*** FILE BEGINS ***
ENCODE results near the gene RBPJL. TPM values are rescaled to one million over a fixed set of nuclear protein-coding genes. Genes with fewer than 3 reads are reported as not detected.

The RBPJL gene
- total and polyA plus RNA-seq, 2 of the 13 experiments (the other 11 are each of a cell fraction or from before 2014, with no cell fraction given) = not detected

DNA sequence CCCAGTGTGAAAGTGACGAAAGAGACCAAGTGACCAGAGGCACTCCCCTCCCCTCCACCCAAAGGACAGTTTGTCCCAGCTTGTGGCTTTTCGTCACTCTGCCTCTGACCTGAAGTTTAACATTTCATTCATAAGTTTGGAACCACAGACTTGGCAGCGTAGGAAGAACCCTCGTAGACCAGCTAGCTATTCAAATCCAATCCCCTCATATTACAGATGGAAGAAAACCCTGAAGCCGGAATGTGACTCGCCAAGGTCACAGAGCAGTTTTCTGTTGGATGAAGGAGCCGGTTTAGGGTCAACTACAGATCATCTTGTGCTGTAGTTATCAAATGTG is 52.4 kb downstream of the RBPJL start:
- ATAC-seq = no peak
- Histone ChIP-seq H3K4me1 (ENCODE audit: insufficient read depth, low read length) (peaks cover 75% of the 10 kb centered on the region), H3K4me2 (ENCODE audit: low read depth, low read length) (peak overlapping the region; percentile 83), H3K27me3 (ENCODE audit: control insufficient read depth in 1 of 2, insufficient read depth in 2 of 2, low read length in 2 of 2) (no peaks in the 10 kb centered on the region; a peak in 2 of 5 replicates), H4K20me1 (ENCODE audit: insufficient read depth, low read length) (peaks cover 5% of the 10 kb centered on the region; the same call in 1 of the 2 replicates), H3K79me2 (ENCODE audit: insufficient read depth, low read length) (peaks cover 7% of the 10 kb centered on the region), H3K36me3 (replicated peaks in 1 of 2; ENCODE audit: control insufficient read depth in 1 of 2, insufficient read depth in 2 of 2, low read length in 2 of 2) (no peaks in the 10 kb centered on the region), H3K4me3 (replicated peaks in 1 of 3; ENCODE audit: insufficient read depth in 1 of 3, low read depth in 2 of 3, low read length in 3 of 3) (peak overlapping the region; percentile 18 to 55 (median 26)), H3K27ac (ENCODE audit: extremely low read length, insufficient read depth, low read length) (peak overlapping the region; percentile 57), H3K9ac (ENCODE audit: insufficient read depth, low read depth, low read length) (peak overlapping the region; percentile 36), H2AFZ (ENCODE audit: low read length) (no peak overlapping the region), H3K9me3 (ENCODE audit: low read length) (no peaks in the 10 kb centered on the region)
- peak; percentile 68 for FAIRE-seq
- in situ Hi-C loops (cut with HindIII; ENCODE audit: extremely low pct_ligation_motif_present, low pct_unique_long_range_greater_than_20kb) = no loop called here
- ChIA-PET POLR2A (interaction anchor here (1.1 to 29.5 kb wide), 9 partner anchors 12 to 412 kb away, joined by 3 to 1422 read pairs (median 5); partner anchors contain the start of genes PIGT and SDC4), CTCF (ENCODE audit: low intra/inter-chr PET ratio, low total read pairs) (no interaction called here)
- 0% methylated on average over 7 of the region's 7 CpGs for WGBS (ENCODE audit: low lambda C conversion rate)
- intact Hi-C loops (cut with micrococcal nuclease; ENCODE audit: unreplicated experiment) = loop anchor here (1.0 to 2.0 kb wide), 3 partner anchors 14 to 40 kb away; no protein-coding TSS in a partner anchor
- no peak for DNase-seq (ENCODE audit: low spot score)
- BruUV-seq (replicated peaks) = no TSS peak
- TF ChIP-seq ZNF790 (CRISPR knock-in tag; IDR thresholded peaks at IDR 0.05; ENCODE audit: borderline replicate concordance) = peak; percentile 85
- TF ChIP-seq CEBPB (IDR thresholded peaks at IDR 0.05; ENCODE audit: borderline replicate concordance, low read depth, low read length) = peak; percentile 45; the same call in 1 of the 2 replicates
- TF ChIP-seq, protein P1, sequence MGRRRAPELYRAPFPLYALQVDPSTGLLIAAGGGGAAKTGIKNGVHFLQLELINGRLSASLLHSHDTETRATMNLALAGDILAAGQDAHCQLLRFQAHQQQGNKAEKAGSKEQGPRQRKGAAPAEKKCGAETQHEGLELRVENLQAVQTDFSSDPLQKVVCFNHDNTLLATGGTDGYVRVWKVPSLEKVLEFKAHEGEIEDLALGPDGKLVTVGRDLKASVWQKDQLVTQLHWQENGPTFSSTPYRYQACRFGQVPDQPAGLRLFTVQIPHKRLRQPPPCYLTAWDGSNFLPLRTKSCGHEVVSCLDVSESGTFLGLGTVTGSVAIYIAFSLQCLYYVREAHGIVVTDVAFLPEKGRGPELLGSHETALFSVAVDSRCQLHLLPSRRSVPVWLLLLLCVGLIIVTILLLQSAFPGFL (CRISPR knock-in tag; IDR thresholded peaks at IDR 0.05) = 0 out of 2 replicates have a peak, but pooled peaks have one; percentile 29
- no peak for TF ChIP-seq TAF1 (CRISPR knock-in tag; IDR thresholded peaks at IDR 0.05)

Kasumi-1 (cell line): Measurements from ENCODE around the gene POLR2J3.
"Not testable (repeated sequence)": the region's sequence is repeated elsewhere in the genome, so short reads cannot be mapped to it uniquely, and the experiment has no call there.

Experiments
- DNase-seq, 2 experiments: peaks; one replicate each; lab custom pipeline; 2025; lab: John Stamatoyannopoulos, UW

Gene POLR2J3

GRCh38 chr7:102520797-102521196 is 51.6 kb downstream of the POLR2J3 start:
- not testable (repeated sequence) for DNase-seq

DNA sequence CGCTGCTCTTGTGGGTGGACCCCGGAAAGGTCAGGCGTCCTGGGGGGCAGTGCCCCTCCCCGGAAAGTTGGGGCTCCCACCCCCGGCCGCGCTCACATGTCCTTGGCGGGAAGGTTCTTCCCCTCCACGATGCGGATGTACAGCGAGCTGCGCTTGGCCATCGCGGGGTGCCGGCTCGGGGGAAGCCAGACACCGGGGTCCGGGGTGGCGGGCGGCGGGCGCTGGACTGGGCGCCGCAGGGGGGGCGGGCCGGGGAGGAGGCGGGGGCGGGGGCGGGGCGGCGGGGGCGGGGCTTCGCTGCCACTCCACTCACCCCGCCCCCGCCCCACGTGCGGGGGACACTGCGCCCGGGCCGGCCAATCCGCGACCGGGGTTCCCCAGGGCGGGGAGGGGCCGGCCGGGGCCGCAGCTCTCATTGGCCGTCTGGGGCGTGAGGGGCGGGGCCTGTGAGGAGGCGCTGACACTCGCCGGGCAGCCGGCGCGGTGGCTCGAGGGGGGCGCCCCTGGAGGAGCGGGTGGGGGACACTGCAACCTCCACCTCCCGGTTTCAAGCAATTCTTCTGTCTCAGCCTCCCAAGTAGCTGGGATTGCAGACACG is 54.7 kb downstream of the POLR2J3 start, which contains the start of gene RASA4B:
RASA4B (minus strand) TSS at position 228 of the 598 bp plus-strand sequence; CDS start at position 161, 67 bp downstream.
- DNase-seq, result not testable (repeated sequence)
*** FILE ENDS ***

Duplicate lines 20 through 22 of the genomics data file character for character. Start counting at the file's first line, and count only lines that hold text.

Experiments
- DNase-seq, 2 experiments: peaks; one replicate each; lab custom pipeline; 2025; lab: John Stamatoyannopoulos, UW

Gene POLR2J3